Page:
2. What are the implications for other banks?
While it’s evident that SVB was an extreme outlier in terms of risk, the broader US banking system isn’t necessarily in the clear. Throughout 2021, many other banks accelerated the purchase of low-yielding securities. With the subsequent dramatic increase in interest rates, these banks now also have large, low-yielding, long-duration security and loan books that are deeply underwater.
In response to the shake-up in the sector, the US Federal Reserve (Fed) and Federal Deposit Insurance Corporation (FDIC) implemented extraordinary backstop measures on March 12. These measures, meant to boost confidence in the financial system, provide a liquidity backstop for the US banks, but fail to resolve the constraints on the asset side of the balance sheet.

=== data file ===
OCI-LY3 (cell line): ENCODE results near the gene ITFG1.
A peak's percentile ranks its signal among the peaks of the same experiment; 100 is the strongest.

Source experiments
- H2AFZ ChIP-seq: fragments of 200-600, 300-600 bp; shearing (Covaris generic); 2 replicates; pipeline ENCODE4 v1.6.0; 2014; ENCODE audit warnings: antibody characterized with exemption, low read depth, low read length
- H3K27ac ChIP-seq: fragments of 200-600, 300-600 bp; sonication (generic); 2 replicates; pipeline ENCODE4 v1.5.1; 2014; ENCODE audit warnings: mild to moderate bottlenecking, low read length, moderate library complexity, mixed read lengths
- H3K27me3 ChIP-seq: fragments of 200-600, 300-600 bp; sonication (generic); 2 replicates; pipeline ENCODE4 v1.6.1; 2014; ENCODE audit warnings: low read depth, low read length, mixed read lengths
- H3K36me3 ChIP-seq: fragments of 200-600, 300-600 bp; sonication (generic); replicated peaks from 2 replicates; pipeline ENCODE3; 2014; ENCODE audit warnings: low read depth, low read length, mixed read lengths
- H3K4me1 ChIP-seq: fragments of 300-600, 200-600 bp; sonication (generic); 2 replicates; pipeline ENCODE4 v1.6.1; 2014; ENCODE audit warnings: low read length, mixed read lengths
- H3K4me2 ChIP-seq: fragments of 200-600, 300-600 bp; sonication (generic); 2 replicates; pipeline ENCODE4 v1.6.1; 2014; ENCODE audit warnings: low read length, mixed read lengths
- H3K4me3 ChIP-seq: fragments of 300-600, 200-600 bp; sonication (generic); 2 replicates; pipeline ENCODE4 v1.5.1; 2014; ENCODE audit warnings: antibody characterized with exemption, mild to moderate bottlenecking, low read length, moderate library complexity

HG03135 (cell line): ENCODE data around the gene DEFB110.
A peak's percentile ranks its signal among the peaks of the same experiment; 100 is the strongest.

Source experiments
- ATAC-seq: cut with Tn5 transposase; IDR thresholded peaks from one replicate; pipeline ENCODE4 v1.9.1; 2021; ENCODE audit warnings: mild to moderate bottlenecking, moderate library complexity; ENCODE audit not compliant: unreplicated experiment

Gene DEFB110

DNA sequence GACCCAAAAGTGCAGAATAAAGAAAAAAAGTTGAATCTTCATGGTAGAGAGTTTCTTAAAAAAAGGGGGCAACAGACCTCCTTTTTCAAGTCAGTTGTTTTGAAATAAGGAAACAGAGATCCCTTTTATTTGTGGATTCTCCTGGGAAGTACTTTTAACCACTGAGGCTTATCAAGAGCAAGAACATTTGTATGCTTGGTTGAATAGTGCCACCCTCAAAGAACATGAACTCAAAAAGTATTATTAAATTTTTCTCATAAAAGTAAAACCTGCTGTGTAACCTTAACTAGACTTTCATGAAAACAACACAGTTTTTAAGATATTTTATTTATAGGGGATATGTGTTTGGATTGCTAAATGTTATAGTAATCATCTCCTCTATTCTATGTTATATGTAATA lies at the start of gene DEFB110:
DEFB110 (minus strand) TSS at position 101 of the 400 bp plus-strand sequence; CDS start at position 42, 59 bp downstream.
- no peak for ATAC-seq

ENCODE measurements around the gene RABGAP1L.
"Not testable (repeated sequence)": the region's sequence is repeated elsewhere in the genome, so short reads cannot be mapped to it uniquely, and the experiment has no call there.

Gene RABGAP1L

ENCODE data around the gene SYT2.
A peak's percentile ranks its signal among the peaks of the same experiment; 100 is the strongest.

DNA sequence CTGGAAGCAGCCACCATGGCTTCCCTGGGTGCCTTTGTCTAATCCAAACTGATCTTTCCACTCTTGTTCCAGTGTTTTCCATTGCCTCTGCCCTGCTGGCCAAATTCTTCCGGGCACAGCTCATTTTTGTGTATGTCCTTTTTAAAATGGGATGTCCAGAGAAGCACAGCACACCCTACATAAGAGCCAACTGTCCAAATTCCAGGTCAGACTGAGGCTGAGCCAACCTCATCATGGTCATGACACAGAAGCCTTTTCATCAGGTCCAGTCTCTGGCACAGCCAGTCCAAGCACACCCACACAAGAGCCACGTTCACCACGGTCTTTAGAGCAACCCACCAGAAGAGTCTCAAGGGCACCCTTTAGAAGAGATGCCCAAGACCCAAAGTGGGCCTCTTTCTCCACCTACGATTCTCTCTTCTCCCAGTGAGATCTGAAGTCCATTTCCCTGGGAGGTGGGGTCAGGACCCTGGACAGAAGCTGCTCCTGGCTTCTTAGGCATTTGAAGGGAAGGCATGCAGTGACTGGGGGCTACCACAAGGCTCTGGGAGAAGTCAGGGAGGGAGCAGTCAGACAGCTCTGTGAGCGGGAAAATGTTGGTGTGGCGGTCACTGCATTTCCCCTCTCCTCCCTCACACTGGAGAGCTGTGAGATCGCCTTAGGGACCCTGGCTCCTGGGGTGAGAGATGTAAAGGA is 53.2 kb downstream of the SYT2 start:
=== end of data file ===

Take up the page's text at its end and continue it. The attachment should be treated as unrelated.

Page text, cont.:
While all banks have been impacted by the sharp rise in interest rates, the large banks with more than US$700 billion in assets are in a relatively advantaged position. For these larger banks, available-for-sale (AFS) securities and loans are already marked-to-market (MTM) through generally accepted accounting principles (GAAP) and regulatory capital.
Conversely, for banks with less than US$700 billion in assets, AFS gains/losses flow through GAAP only. This is how SVB was deemed to be solvent by regulators even though GAAP equity was less than US$0.
While the situation with SVB represents an extreme case, many other banks have large AFS losses that could become problematic under certain market and liquidity conditions. These securities are predominantly government-backed mortgage securities and government bonds, so it’s not credit, but higher interest rates driving losses. Banks with significant AFS unrealized losses remain at risk.